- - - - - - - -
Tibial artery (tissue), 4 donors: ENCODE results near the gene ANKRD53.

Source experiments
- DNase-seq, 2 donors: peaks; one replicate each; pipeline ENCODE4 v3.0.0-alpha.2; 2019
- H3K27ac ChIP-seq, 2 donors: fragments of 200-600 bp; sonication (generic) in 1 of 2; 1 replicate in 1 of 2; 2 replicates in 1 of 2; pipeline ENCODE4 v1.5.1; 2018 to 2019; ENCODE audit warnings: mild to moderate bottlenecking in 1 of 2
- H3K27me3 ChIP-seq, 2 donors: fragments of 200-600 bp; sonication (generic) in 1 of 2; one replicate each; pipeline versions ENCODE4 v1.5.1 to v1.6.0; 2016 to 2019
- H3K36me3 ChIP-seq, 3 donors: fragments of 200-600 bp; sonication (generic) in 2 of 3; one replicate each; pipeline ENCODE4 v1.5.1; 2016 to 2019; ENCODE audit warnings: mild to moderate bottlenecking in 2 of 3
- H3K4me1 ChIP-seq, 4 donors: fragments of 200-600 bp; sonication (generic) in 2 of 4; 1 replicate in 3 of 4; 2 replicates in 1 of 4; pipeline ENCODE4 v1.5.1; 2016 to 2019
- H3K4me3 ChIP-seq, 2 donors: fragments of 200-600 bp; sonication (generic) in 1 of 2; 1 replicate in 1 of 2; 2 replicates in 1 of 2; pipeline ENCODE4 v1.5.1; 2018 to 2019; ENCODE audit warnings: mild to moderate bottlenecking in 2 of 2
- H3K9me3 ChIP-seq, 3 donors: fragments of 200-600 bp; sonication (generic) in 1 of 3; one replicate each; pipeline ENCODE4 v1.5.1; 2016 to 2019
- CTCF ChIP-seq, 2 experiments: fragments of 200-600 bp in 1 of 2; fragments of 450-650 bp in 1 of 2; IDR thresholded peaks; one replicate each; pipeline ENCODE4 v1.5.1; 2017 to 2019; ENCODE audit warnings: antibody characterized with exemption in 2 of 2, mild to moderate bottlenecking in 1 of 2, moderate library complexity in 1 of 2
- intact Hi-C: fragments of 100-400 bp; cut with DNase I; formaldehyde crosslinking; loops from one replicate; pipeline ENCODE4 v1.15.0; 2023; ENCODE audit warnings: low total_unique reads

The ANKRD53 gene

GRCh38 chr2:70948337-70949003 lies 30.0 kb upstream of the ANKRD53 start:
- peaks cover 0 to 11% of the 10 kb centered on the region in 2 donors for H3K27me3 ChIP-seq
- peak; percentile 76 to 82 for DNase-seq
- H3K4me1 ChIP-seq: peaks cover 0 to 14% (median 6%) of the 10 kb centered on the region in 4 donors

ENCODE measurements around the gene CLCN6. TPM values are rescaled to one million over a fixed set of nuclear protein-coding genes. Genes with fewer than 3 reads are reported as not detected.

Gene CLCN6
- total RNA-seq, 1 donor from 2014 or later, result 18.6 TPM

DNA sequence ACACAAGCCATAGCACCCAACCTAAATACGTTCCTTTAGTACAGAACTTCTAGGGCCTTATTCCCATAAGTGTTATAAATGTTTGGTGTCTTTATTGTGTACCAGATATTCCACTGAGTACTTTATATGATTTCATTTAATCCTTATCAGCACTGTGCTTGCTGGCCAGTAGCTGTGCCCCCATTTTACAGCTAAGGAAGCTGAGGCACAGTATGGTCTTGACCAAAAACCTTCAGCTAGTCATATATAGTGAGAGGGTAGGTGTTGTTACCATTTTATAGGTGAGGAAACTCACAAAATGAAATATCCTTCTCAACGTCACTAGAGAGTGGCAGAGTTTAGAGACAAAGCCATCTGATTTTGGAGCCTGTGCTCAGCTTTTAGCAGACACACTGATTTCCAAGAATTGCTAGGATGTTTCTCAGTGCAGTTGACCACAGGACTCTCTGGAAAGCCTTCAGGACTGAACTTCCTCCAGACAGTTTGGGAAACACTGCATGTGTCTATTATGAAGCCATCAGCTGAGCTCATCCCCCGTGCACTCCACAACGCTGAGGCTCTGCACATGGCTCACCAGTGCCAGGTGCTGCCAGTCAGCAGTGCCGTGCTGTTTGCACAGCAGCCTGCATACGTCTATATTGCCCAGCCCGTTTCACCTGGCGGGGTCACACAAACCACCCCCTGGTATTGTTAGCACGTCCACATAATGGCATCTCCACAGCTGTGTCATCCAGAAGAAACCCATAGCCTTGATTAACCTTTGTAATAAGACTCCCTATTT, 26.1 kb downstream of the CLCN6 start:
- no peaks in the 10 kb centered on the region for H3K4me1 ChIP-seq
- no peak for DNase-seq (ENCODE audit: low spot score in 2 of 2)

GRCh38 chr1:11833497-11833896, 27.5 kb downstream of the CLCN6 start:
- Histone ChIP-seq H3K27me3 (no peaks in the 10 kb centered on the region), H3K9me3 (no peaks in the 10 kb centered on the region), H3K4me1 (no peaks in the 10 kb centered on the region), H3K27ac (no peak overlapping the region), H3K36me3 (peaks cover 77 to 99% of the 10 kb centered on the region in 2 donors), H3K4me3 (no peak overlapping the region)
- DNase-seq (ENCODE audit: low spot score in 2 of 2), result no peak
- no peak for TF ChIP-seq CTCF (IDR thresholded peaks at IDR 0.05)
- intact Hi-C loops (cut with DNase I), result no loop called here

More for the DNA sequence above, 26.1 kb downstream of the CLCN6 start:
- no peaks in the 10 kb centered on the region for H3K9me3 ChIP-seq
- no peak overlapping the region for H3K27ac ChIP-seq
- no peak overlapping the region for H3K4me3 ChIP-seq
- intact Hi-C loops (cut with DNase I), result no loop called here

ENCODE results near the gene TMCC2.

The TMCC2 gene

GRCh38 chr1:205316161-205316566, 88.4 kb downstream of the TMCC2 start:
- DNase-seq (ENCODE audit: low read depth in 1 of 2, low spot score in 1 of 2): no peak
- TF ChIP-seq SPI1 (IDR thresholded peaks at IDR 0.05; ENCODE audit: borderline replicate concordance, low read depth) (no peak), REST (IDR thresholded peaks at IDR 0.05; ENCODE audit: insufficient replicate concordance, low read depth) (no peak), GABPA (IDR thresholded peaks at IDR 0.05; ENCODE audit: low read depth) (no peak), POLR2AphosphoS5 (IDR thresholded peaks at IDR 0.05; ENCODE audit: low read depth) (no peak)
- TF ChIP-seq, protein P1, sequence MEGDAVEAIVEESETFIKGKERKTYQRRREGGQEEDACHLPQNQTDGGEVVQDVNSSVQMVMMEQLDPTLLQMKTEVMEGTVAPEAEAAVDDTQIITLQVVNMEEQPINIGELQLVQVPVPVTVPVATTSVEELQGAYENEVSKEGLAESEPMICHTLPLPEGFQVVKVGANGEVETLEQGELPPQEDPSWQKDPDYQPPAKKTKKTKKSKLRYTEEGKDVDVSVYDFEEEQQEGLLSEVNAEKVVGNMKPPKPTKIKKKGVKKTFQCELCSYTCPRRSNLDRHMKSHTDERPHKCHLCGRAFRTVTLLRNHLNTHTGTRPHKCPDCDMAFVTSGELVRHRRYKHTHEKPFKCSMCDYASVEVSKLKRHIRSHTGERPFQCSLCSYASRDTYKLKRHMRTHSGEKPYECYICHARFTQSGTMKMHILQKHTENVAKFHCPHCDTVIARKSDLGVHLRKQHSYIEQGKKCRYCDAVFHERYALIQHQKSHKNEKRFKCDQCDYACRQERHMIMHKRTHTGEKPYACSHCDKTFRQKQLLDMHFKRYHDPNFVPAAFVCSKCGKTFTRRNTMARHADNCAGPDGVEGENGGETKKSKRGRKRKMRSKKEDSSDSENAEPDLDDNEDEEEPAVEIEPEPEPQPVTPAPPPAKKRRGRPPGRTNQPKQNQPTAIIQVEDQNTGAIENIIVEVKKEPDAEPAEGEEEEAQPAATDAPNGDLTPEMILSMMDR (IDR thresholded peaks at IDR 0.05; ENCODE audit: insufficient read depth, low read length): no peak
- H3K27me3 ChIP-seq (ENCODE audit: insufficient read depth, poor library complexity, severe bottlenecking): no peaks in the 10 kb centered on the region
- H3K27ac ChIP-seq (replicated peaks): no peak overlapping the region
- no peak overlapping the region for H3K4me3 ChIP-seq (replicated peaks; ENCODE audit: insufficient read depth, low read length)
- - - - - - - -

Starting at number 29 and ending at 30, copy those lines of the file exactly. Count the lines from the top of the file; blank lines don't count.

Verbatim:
- no peaks in the 10 kb centered on the region for H3K9me3 ChIP-seq
- no peak overlapping the region for H3K27ac ChIP-seq